AFP Household items given to couples are seen beside brides at the venue of a wedding reception at the Kano state governor's office after taking part in a mass wedding at the central mosque in Kano city, Nigeria - October 2023AFP

Couples at Kano’s mass weddings are given some household items to help them set up house

But Hadiza Ado, founder of non-governmental organisation Women and Children Initiative, says the number of divorces continue to rise.

“At the moment we get up to 30 marital cases daily in our various offices,” she told the BBC.

“The troubling Nigerian economy is the number-one reason at the moment.

“Husbands go out to make ends meet and sometimes come back home empty-handed, which causes rifts.”

The practice of using matchmakers is common in Kano because in a Muslim society single people do not mix, so it is difficult to meet potential partners.

The only place that the sexes mix would be at university or other tertiary institutions, which most people do not attend.

When people are matched together they often get married hardly knowing each other.

In fact Mahmud Kabir Yusuf and Rabiatu Tahir were introduced as youngsters by an older woman in their neighbourhood.

She was the one who felt they would be a good match – but they did not tie the knot for another 12 years, giving them ample time to get to know one another.

Rabiu Ado (R) meeting a client

Matchmaker Rabiu Ado (R) has the nickname “Mai Dalili”, meaning “He who makes it happen”

One man with a reputation for making successful matches says that is key.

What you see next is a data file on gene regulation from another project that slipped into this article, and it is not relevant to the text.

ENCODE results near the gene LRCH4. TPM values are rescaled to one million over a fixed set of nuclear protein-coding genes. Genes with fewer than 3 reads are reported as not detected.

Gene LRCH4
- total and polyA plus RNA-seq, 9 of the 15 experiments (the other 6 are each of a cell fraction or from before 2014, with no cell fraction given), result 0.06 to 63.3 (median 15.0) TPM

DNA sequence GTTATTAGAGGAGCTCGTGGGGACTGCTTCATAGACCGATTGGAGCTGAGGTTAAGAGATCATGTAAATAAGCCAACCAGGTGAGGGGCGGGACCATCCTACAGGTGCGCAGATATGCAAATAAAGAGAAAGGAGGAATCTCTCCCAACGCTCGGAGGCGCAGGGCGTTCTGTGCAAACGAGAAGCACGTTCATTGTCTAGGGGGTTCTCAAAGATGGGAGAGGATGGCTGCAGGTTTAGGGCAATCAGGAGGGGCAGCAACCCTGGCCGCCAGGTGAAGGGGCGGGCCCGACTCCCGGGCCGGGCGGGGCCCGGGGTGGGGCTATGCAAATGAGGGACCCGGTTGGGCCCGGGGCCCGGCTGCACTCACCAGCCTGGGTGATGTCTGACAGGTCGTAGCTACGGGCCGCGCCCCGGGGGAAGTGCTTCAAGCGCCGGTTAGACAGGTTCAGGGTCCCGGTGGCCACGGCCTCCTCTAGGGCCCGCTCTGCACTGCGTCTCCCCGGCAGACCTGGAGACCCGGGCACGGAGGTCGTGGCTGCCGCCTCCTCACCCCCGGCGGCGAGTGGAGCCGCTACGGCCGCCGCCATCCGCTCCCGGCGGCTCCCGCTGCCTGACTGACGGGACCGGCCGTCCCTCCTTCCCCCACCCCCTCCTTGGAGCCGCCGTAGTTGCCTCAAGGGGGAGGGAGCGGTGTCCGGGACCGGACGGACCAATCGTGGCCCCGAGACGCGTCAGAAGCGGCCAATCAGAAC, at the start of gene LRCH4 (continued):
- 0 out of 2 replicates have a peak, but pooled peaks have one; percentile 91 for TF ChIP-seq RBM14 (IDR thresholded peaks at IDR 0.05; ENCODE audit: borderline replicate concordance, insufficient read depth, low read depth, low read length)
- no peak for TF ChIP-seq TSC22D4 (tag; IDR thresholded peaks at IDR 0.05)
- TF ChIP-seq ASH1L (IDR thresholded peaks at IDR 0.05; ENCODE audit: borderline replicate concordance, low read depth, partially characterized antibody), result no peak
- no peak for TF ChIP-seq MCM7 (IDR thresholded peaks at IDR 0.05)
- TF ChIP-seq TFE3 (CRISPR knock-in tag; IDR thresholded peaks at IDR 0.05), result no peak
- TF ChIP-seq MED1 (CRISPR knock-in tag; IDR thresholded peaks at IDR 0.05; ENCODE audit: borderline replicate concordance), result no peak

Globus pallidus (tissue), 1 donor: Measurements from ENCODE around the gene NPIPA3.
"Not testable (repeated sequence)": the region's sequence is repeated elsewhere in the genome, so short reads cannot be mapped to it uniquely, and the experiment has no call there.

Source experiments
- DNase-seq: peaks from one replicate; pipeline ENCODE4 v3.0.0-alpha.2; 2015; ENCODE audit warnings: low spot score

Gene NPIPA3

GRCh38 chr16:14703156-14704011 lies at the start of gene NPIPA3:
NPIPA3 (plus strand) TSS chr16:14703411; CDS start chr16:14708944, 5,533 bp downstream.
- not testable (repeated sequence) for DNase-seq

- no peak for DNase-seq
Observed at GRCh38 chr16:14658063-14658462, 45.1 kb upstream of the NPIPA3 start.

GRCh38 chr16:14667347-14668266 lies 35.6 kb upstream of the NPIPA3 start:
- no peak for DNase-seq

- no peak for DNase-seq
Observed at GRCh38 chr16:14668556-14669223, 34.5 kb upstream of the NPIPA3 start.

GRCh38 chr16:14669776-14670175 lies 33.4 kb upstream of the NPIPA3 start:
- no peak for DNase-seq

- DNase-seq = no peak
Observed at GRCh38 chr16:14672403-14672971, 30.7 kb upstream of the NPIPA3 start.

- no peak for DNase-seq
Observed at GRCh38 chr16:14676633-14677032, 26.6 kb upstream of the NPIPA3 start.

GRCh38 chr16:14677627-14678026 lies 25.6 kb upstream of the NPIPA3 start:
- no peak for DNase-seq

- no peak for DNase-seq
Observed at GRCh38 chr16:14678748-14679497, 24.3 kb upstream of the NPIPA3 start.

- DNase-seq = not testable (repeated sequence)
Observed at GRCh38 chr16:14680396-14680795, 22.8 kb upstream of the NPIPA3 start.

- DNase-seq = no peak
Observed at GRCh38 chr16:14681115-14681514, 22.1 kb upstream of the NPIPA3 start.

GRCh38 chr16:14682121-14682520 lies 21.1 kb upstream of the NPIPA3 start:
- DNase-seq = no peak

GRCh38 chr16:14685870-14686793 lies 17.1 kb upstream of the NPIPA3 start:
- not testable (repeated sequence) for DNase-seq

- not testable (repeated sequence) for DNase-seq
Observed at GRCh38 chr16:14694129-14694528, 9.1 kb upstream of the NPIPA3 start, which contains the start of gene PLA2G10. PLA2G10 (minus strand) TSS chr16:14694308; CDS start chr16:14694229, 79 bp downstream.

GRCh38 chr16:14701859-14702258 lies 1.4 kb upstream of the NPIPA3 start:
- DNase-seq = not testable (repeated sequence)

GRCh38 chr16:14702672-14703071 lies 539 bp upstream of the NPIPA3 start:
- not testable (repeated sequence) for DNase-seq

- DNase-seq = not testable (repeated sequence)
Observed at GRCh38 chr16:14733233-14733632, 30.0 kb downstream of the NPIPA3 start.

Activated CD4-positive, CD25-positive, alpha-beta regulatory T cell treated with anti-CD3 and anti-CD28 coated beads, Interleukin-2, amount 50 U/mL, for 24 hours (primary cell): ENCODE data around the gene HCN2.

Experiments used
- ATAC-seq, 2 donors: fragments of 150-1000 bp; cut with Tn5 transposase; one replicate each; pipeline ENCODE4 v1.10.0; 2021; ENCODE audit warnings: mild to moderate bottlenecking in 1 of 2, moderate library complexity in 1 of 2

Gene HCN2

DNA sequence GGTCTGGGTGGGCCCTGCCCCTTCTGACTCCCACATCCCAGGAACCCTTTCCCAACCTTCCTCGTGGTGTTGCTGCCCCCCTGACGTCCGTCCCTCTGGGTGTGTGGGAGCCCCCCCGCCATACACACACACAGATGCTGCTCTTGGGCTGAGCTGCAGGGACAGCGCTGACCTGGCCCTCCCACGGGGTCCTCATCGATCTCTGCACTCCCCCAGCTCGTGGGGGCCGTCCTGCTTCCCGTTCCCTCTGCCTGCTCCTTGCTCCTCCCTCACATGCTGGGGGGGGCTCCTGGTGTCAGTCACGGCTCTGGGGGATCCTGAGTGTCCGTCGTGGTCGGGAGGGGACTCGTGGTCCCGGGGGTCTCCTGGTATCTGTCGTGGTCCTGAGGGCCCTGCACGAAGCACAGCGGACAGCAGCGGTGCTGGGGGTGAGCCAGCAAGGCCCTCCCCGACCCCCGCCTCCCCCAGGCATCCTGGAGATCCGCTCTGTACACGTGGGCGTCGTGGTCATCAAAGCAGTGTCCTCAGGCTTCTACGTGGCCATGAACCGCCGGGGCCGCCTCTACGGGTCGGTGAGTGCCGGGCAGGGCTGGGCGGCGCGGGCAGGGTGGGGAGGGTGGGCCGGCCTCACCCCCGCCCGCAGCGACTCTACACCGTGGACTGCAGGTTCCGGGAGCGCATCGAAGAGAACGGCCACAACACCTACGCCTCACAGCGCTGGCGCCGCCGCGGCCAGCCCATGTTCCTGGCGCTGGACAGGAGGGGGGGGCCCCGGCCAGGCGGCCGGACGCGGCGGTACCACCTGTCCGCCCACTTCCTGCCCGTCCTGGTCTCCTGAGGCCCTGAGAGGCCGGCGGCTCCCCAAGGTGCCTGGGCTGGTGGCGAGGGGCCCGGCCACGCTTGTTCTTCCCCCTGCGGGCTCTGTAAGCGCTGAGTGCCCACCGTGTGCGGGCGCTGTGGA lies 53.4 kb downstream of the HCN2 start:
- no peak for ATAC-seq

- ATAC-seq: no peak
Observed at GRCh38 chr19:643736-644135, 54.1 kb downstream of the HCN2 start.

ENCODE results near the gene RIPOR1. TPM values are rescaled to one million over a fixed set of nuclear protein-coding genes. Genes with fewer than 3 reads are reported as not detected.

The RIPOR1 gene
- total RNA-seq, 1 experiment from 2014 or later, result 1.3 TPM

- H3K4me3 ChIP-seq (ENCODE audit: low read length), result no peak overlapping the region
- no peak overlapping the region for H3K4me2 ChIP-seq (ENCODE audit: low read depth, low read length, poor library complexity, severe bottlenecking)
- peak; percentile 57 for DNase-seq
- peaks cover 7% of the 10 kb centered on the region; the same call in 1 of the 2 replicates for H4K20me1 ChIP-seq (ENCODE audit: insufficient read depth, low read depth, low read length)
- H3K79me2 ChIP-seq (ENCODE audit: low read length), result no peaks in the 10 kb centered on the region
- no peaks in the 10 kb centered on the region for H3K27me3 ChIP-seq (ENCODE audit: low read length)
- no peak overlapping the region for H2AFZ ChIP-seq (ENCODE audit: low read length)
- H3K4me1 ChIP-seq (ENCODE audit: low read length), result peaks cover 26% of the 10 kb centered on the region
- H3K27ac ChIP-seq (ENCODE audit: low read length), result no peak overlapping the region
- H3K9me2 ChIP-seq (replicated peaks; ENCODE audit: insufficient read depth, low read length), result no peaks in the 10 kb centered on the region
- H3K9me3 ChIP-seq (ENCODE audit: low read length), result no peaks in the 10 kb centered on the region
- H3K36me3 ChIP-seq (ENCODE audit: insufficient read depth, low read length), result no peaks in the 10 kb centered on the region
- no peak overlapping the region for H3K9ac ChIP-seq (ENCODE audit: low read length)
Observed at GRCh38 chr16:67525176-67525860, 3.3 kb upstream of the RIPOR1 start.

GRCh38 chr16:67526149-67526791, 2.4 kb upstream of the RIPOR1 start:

“A lot of investigation needs to be done before marriage to know the persons involved,” Rabiu Ado told the BBC.

He set up as a matchmaker 10 years ago. The 46-year-old had not intended to become a marriage broker, though it had been the job of his mother.

He was working as a truck driver when he was approached by friends complaining about the difficulty of finding a partner.

After making some successful introductions, he realised he had a knack for the family business.

He now has billboards advertising his services – and gets between one and five clients each day. He interviews them and gets to know their attitudes and expectations. Often men want a woman who can make money and women want rich men.

“A lot of people go into marriages with the wrong mindset, which is why they get disappointed after some time.”

He says he has organised around 500 marriages over the last decade, with a success rate of more than 90%.

He counsels couples to always take time to know each other well before marrying.

Mr Ado, who has the nickname “Mai Dalili” meaning “He who makes it happen”, says the high number of divorces means some people don’t take marriage seriously.

“I feel why divorce is high in Kano is because people feel I can always get another person after a divorce.”

Mahmud Kabir Yusuf Mahmud Kabir Yusuf and Rabiatu Tahir Mahmud Kabir Yusuf

Mahmud Kabir Yusuf and Rabiatu Tahir knew each for 12 years before they married

Islamic cleric Abdullahi Ishaq Garangamawa defends the ease with which Muslims can get a divorce.

“Islam is merciful and made marriages and divorces not hard so that people will not be caged when things aren’t going right,” he told the BBC.

“In the past we didn’t have this many divorces as our parents were married for decades. It was in recent times that people started abusing the process for selfish interests,” he says.

“But in essence, unlike in some religions where it’s till death no matter the situation, Islam legalises divorce when things get out of hand.”

Mr Yusuf, who used to work for the now-defunct Nigeria Airways, says sharing life’s difficulties and helping one another has been crucial to his enduring partnership with Ms Tahir.

“Love is also key because when you love each other genuinely you tend to stay together.

“My advice to people getting married is not to get into it for selfish reasons but go into it with genuine intentions.”

His wife agrees, adding: “My own advice is that people wanting to get married have to be patient with each other – if one partner is angry, the other should be calm.”

Additional reporting by Abba Awwalu

More Nigeria stories from the BBC: